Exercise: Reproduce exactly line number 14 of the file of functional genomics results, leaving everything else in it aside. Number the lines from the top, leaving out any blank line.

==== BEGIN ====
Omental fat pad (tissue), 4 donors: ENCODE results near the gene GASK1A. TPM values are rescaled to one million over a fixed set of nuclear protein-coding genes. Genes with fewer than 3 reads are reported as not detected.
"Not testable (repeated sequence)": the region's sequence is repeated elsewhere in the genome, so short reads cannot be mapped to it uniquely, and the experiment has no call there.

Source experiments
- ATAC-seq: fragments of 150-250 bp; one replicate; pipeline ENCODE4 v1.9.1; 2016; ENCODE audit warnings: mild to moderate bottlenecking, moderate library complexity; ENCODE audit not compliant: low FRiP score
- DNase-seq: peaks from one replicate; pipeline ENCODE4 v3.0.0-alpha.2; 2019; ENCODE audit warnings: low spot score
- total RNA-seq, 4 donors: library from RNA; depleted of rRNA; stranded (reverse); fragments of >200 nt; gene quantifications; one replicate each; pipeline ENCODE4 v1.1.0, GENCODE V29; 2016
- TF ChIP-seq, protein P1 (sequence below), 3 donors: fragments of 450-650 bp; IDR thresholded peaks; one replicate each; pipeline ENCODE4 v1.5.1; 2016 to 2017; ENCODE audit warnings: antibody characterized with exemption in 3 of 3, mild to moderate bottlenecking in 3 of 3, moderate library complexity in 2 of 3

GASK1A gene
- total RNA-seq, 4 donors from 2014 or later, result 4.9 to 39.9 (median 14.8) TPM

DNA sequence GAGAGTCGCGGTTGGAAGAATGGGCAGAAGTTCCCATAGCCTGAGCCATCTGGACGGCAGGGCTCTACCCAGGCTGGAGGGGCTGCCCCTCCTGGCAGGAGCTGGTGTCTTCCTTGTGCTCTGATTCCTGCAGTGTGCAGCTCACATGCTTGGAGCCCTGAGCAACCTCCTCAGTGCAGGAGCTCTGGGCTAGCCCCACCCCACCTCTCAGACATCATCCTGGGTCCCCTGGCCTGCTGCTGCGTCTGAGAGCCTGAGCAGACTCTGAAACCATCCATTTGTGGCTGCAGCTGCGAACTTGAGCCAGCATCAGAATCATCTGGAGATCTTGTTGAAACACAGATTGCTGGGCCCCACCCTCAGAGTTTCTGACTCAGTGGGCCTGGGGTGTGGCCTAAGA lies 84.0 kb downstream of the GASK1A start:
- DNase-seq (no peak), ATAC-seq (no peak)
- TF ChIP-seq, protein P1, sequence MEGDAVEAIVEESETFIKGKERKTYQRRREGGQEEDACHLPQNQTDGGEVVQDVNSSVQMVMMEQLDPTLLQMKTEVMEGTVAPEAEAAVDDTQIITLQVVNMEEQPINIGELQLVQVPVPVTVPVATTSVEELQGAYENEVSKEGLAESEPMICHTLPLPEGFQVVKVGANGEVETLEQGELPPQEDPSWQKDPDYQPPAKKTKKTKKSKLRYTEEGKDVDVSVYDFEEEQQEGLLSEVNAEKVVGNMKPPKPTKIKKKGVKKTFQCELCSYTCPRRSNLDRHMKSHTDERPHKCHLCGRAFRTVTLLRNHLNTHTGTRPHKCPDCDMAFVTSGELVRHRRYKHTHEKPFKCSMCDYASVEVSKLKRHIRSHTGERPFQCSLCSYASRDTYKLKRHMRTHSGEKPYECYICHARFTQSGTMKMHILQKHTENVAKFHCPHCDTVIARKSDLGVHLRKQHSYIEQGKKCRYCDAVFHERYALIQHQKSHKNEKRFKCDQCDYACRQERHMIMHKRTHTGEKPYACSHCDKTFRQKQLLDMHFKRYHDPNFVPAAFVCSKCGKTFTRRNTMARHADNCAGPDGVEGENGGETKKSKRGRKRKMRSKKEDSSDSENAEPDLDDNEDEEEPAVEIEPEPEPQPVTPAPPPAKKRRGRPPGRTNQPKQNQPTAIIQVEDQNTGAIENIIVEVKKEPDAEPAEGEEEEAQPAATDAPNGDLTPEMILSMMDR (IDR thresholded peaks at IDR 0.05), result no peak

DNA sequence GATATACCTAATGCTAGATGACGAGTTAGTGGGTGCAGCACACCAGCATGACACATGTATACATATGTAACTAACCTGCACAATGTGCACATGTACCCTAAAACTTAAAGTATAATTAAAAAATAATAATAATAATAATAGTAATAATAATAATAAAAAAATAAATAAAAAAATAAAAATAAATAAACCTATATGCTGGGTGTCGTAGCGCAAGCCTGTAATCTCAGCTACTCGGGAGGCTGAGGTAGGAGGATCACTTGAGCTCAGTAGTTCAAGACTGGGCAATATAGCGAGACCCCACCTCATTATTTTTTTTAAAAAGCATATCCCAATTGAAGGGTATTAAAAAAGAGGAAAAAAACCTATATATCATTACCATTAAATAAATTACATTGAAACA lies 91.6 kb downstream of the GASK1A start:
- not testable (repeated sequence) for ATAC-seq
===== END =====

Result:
- not testable (repeated sequence) for ATAC-seq